ROME – With prayers, song and formal oaths in Latin, officials of the Diocese of Rome concluded the initial phase of the process for the canonization of Pope John Paul II.
During this phase, more than 120 people who knew Pope John Paul were interviewed about his actions and character, and studies were conducted on his ministry, the way he handled suffering and how he faced his death, said Cardinal Camillo Ruini, papal vicar of Rome.
“In the certainty of being loved by God and in the joy of responding to that love,” the late pope “found the meaning, unity and aim of his life,” Cardinal Ruini said during a prayer service in the Basilica of St. John Lateran April 2, the second anniversary of Pope John Paul’s death.
The documents from the investigation were placed in four chests, latched, tied with a red ribbon, then sealed with red wax. They will be delivered to the Congregation for Saints’ Causes for further study.
“The pope suffered in his flesh and he suffered in his spirit, finding himself increasingly obliged to reduce his commitments,” Cardinal Ruini said. His occasional “signs of impatience” were not the result of pain, but of his frustration at not being able to continue the ministry to which he felt called, the cardinal added.
Cardinal Ruini described Pope John Paul as a man of continuous, intense prayer, “concrete and radical poverty” and great freedom, which allowed him to stand up to Poland’s communist government.
His love for God was lived as love for human beings, leading the pope to be an insistent voice for peace and for the defense of human life from conception to natural death, the cardinal said.
Among those attending the ceremony were Polish Cardinal Stanislaw Dziwisz of Krakow, Pope John Paul’s personal secretary for almost 40 years; Polish President Lech Kaczynski; and Sister Marie-Simon-Pierre, the 46-year-old French nun who believes she was healed of Parkinson’s disease through the intervention of Pope John Paul.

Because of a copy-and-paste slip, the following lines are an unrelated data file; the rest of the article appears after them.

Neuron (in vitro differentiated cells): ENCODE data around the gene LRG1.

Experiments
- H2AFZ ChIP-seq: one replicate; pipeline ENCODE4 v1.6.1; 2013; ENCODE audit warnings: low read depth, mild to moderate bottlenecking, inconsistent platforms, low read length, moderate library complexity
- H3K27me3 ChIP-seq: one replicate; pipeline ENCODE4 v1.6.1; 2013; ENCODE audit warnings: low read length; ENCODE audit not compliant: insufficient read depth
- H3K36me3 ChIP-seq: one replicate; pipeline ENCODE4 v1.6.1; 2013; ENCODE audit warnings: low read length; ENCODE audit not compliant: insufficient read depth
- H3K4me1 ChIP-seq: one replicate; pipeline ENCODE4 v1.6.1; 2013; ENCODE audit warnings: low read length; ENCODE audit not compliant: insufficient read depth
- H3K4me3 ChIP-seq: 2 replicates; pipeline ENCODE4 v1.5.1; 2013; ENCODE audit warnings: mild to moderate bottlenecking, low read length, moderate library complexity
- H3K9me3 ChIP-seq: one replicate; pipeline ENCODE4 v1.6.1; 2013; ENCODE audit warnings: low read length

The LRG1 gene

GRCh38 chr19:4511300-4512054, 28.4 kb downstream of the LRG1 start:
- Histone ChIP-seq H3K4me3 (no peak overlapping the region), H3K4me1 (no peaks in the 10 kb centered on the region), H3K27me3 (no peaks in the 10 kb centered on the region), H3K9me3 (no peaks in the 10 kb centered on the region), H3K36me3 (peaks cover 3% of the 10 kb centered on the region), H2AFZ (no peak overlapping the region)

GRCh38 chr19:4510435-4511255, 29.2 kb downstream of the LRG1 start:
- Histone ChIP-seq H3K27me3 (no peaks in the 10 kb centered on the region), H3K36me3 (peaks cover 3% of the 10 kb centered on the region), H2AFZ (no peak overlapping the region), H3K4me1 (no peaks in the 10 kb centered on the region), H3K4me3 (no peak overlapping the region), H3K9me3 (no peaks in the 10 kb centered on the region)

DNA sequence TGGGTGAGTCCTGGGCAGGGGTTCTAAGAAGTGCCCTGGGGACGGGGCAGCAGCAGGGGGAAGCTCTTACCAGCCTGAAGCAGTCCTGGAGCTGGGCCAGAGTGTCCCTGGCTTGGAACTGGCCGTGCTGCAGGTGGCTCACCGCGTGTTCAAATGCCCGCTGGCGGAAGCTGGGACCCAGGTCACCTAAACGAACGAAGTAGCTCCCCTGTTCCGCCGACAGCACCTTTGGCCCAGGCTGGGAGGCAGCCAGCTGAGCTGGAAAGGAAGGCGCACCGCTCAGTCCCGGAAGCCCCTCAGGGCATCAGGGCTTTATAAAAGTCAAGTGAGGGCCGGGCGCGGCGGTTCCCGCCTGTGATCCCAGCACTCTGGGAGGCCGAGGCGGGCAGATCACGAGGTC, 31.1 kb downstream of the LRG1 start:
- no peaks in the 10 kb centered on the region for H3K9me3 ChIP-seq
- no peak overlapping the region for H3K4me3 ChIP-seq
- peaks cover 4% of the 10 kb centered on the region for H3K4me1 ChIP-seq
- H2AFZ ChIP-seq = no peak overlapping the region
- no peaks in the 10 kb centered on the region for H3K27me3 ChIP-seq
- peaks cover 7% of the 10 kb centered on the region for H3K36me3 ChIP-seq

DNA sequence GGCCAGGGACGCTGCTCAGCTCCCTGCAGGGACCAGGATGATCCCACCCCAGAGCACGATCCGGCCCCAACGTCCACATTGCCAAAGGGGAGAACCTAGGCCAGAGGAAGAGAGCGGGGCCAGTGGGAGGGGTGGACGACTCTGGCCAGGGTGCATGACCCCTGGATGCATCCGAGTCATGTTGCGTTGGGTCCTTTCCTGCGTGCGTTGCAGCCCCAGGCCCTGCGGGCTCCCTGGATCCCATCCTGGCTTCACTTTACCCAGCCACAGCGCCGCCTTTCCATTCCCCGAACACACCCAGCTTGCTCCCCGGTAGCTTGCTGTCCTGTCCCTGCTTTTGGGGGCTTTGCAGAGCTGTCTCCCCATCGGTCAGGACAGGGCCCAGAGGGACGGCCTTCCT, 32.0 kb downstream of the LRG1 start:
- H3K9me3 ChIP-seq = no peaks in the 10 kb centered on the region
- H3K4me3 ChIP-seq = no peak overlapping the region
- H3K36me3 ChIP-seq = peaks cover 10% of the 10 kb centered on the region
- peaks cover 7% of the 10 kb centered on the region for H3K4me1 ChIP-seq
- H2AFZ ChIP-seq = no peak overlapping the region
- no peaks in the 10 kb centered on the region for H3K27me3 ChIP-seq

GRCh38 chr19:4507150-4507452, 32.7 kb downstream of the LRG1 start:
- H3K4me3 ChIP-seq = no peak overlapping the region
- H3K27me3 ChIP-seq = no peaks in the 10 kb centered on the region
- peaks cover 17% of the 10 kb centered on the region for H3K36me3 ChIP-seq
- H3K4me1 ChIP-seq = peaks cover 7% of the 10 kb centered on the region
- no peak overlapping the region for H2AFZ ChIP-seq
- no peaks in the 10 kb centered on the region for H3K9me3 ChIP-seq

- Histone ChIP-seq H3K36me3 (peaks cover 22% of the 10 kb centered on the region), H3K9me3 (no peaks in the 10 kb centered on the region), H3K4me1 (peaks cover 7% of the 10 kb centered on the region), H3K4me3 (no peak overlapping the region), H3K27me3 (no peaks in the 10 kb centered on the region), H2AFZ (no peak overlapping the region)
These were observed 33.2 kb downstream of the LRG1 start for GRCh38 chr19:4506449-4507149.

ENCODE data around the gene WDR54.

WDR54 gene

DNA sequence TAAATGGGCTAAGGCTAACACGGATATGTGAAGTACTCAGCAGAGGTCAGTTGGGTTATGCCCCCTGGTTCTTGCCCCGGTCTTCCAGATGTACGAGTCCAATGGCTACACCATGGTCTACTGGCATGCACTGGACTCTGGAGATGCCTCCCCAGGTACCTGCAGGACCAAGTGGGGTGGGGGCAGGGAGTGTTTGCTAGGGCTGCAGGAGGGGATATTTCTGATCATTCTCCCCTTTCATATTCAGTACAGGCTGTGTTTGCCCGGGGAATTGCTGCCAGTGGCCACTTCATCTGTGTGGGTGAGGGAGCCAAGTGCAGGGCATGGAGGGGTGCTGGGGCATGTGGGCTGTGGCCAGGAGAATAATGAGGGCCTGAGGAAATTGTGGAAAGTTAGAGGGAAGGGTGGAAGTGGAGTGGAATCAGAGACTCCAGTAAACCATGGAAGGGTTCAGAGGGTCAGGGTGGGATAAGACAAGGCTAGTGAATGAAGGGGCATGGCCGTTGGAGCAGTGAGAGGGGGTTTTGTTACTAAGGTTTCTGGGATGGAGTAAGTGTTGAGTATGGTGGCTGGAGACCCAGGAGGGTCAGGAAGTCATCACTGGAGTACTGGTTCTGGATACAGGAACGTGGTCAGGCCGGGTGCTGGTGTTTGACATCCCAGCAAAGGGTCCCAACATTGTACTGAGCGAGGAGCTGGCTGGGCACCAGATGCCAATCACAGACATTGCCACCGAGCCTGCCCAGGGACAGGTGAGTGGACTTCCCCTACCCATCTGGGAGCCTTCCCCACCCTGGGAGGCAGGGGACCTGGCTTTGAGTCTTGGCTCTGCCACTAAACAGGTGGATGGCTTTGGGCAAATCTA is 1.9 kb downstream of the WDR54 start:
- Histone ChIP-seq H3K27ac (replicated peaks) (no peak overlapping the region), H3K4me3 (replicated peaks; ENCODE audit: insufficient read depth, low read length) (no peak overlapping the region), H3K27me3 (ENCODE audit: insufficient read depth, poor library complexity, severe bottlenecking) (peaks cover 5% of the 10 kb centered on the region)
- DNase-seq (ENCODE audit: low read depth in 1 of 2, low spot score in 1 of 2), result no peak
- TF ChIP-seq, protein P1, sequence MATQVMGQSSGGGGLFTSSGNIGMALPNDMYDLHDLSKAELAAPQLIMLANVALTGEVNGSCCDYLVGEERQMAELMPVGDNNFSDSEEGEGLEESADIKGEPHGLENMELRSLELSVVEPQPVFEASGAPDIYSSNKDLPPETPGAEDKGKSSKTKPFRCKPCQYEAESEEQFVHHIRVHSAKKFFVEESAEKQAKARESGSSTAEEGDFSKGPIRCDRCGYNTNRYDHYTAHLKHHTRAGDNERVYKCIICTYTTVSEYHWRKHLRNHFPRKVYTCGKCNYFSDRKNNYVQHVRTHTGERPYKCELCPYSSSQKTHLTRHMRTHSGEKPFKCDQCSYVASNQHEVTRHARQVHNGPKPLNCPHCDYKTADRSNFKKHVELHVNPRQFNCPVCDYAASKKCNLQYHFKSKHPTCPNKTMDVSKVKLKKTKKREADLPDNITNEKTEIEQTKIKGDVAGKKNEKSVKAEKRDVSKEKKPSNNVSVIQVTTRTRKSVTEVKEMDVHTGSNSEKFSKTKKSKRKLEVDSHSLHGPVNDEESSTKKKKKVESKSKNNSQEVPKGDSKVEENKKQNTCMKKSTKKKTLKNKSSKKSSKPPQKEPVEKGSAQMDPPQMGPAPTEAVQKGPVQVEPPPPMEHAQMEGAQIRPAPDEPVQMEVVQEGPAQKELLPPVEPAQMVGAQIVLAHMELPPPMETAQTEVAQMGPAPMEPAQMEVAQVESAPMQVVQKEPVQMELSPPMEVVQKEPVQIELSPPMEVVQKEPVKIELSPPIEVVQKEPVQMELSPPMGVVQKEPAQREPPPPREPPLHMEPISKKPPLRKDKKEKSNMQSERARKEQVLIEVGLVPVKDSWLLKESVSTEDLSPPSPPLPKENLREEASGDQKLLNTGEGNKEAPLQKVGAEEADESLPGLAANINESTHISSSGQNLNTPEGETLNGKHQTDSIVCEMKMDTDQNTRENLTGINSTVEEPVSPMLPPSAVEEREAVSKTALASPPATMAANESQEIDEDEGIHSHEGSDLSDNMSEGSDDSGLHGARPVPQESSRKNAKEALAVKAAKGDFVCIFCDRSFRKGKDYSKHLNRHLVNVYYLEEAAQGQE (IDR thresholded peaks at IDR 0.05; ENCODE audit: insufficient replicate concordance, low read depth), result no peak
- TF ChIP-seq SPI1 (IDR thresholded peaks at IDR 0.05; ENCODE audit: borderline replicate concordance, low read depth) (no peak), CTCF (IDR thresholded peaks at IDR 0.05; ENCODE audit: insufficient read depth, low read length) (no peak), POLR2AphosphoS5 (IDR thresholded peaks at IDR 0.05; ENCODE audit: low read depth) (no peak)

Celebrating a televised Mass early in the morning at Pope John Paul’s tomb in St. Peter’s Basilica, Cardinal Dziwisz called the late pope an “extraordinary witness” of Christ.
“John Paul II was a member of the friends of Jesus, that is, the group of saints. Membership in this group was what gave meaning and direction to his life, to all he did and said,” Cardinal Dziwisz said.
“The people of God clearly recognize his sanctity,” he said.
Cardinal Dziwisz and others have pointed out that Pope Benedict XVI could beatify or even canonize Pope John Paul immediately, without waiting for the Congregation for Saints’ Causes to conclude its work.
Portuguese Cardinal Jose Saraiva Martins, congregation prefect, said that unless or until he hears otherwise from the pope the congregation will continue the process according to established church law: first, studying the documentation gathered by the Diocese of Rome and assisting with the drafting of a “positio,” or position paper, outlining how Pope John Paul heroically lived the Christian virtues.
The 15 cardinals and 15 bishops who are members of the congregation will study the “positio” and forward their opinion to the pope, he told the newspaper La Repubblica.
At the same time, he said, “an ad hoc commission of experts with scientists and physicians of every religious orientation, even nonbelievers,” will be convoked to study the records and testimony collected in the case of Sister Marie-Simon-Pierre, a member of the Little Sisters of Catholic Motherhood.
“It will be up to them to establish whether or not it is a healing that is scientifically inexplicable,” the cardinal said. “Only in the light of this scientific pronouncement will a later commission of cardinals declare whether it is a miracle that can be attributed to the intercession” of Pope John Paul.
A declaration of heroic virtues and recognition of a miracle usually are needed before beatification. In the usual process, canonization requires another miracle attributed to the candidate’s intervention after the beatification.